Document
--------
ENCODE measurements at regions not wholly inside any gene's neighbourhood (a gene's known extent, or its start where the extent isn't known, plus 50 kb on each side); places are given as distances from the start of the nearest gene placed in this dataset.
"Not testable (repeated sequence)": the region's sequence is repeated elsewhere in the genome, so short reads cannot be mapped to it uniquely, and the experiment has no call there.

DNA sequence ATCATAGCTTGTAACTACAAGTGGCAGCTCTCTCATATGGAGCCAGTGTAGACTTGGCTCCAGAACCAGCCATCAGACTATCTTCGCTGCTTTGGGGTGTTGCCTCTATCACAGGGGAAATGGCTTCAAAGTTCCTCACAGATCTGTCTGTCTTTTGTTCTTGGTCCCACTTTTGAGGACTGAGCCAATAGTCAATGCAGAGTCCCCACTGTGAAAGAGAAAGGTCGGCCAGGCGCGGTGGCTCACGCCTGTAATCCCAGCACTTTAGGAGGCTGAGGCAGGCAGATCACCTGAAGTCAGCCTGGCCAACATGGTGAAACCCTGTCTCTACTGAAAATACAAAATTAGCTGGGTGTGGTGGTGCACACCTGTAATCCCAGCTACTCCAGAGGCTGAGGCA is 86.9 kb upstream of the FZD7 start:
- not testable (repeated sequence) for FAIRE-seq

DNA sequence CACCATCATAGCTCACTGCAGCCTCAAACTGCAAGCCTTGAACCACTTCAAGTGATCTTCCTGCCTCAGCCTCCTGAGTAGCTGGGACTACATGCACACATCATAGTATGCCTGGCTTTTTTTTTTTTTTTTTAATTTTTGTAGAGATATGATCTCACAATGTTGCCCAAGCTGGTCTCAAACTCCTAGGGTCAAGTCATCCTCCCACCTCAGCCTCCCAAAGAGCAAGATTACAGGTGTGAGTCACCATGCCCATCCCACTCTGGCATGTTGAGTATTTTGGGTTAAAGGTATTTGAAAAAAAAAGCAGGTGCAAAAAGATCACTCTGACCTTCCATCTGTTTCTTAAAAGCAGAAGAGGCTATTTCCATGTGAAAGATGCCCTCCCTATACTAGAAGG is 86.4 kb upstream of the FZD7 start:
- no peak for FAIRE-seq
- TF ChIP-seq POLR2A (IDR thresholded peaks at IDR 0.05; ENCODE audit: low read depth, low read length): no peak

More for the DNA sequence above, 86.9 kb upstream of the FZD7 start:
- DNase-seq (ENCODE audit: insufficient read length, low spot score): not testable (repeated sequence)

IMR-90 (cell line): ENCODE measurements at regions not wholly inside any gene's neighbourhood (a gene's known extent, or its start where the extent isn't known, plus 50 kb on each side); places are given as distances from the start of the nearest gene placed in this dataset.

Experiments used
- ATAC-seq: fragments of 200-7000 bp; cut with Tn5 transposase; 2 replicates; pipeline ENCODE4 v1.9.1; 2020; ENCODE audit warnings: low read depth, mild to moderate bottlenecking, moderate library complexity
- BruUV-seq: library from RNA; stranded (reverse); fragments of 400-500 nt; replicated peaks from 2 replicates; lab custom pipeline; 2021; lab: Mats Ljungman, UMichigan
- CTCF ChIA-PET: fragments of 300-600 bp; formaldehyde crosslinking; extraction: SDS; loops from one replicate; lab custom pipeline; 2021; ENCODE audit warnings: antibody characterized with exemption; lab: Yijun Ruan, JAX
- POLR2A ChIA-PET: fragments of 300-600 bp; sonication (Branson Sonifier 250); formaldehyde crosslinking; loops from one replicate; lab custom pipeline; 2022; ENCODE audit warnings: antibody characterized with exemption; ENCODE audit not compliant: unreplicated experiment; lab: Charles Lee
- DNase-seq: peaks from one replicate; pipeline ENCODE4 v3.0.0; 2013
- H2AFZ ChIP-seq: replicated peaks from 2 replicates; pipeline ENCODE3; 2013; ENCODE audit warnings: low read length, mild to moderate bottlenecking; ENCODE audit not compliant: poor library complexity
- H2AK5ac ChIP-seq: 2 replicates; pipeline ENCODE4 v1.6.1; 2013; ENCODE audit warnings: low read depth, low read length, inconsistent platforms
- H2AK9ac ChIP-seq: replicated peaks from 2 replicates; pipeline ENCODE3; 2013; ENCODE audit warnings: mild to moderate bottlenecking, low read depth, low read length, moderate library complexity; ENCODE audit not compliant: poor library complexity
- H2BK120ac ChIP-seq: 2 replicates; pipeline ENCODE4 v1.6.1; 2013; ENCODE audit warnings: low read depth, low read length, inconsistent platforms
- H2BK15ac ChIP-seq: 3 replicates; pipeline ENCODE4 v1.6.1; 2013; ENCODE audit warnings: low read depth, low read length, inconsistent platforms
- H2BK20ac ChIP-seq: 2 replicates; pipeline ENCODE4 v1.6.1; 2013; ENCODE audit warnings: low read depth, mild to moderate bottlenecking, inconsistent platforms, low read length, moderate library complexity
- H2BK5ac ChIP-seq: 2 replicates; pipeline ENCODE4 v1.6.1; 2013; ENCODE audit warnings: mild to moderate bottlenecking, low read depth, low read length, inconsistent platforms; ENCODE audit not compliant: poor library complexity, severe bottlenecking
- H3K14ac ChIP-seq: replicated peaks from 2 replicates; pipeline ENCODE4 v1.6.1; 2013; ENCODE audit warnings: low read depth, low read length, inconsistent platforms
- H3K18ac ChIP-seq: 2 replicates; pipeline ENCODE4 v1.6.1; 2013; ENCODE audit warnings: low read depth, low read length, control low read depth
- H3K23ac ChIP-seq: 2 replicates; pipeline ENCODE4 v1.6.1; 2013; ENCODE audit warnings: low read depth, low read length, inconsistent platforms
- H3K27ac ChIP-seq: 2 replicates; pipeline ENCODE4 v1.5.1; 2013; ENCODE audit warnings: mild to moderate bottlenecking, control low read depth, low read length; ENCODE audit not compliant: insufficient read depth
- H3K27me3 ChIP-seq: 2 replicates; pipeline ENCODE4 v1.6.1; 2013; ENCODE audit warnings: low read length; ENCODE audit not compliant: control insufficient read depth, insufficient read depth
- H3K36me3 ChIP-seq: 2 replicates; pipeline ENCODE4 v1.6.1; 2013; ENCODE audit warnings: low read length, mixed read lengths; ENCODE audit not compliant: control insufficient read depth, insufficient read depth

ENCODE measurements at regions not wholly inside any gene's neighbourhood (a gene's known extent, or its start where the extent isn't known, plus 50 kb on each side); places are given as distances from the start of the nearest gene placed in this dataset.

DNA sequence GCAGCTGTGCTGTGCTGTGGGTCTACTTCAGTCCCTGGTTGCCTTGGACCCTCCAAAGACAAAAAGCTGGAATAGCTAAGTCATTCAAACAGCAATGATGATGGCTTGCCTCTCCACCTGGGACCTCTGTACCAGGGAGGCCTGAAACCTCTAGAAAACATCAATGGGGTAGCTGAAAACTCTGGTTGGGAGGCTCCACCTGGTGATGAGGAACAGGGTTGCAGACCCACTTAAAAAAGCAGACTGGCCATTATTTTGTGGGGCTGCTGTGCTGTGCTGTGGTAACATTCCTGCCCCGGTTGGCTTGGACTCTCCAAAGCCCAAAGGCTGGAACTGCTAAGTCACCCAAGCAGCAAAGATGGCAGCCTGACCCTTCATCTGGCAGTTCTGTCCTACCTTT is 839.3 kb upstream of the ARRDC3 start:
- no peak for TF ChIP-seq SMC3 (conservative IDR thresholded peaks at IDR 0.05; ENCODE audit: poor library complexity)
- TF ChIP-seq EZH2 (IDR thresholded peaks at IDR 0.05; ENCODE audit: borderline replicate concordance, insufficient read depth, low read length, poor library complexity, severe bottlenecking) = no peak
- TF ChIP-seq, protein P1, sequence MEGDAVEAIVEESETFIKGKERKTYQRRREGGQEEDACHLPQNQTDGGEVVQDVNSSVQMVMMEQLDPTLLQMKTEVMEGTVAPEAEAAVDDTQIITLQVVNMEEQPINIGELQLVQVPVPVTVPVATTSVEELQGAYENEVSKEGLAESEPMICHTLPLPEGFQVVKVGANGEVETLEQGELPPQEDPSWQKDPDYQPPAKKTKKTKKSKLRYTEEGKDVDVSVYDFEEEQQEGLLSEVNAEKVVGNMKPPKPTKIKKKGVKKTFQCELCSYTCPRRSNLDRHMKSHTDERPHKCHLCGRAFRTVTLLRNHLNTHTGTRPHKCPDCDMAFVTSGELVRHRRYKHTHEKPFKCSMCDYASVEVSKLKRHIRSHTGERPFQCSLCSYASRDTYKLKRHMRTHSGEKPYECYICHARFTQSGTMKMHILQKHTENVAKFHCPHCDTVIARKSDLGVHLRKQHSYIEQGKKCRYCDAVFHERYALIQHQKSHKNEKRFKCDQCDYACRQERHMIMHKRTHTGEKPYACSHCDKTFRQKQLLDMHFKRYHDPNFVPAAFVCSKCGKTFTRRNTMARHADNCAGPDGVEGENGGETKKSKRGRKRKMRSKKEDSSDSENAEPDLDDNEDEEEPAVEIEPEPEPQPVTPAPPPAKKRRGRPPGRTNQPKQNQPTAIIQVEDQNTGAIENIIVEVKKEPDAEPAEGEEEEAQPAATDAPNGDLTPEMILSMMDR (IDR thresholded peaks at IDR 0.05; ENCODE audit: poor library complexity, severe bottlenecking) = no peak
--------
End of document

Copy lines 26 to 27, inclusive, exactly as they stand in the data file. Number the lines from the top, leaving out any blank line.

- H3K23ac ChIP-seq: 2 replicates; pipeline ENCODE4 v1.6.1; 2013; ENCODE audit warnings: low read depth, low read length, inconsistent platforms
- H3K27ac ChIP-seq: 2 replicates; pipeline ENCODE4 v1.5.1; 2013; ENCODE audit warnings: mild to moderate bottlenecking, control low read depth, low read length; ENCODE audit not compliant: insufficient read depth